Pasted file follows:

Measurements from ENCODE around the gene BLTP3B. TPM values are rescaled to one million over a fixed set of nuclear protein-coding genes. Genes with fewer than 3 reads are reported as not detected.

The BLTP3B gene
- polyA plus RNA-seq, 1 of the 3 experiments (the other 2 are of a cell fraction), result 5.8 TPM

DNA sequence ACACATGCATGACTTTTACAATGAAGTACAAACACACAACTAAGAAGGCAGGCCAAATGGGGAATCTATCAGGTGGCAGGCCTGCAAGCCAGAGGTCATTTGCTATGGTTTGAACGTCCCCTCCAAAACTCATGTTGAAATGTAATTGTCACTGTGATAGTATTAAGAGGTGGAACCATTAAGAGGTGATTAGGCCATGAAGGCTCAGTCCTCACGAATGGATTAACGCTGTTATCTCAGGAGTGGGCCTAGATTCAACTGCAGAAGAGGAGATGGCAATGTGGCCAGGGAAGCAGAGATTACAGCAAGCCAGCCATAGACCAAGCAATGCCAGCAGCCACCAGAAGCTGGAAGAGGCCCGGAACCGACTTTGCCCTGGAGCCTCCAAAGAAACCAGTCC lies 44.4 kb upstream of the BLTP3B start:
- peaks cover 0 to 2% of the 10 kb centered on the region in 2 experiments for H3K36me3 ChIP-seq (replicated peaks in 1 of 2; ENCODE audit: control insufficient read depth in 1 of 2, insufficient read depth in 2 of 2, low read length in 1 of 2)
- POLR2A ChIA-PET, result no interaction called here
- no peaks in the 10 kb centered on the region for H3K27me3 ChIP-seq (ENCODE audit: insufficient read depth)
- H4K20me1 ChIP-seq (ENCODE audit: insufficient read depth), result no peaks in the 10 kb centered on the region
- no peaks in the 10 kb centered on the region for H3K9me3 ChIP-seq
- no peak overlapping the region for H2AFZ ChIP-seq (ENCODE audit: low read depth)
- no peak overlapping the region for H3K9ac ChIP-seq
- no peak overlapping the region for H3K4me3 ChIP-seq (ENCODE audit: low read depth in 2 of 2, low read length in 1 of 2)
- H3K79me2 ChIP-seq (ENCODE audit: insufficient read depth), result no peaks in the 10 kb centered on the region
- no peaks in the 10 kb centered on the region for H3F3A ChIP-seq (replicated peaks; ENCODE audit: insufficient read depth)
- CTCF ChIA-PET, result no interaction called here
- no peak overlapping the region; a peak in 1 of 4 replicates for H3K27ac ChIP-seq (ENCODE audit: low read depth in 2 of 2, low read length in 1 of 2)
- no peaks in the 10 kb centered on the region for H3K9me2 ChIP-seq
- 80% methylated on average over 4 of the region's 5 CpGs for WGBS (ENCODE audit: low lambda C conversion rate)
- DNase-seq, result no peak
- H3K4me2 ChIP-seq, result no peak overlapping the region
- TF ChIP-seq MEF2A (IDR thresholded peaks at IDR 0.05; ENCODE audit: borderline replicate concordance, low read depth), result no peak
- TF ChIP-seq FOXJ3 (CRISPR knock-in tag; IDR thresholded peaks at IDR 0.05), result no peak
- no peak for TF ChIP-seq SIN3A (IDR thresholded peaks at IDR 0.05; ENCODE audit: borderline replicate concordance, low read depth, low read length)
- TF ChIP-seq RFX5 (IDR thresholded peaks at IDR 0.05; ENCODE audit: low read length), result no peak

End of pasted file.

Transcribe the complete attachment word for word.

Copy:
Measurements from ENCODE around the gene BLTP3B. TPM values are rescaled to one million over a fixed set of nuclear protein-coding genes. Genes with fewer than 3 reads are reported as not detected.

The BLTP3B gene
- polyA plus RNA-seq, 1 of the 3 experiments (the other 2 are of a cell fraction), result 5.8 TPM

DNA sequence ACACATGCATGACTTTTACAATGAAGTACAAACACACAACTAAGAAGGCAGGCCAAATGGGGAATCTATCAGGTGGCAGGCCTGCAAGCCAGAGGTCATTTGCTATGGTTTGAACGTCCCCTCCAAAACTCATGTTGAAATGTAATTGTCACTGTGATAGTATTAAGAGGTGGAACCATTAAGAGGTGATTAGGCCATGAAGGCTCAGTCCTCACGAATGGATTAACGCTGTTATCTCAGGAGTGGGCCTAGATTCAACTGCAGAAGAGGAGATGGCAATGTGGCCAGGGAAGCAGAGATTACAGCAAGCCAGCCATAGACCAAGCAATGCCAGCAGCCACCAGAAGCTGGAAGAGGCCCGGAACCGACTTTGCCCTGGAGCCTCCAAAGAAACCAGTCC lies 44.4 kb upstream of the BLTP3B start:
- peaks cover 0 to 2% of the 10 kb centered on the region in 2 experiments for H3K36me3 ChIP-seq (replicated peaks in 1 of 2; ENCODE audit: control insufficient read depth in 1 of 2, insufficient read depth in 2 of 2, low read length in 1 of 2)
- POLR2A ChIA-PET, result no interaction called here
- no peaks in the 10 kb centered on the region for H3K27me3 ChIP-seq (ENCODE audit: insufficient read depth)
- H4K20me1 ChIP-seq (ENCODE audit: insufficient read depth), result no peaks in the 10 kb centered on the region
- no peaks in the 10 kb centered on the region for H3K9me3 ChIP-seq
- no peak overlapping the region for H2AFZ ChIP-seq (ENCODE audit: low read depth)
- no peak overlapping the region for H3K9ac ChIP-seq
- no peak overlapping the region for H3K4me3 ChIP-seq (ENCODE audit: low read depth in 2 of 2, low read length in 1 of 2)
- H3K79me2 ChIP-seq (ENCODE audit: insufficient read depth), result no peaks in the 10 kb centered on the region
- no peaks in the 10 kb centered on the region for H3F3A ChIP-seq (replicated peaks; ENCODE audit: insufficient read depth)
- CTCF ChIA-PET, result no interaction called here
- no peak overlapping the region; a peak in 1 of 4 replicates for H3K27ac ChIP-seq (ENCODE audit: low read depth in 2 of 2, low read length in 1 of 2)
- no peaks in the 10 kb centered on the region for H3K9me2 ChIP-seq
- 80% methylated on average over 4 of the region's 5 CpGs for WGBS (ENCODE audit: low lambda C conversion rate)
- DNase-seq, result no peak
- H3K4me2 ChIP-seq, result no peak overlapping the region
- TF ChIP-seq MEF2A (IDR thresholded peaks at IDR 0.05; ENCODE audit: borderline replicate concordance, low read depth), result no peak
- TF ChIP-seq FOXJ3 (CRISPR knock-in tag; IDR thresholded peaks at IDR 0.05), result no peak
- no peak for TF ChIP-seq SIN3A (IDR thresholded peaks at IDR 0.05; ENCODE audit: borderline replicate concordance, low read depth, low read length)
- TF ChIP-seq RFX5 (IDR thresholded peaks at IDR 0.05; ENCODE audit: low read length), result no peak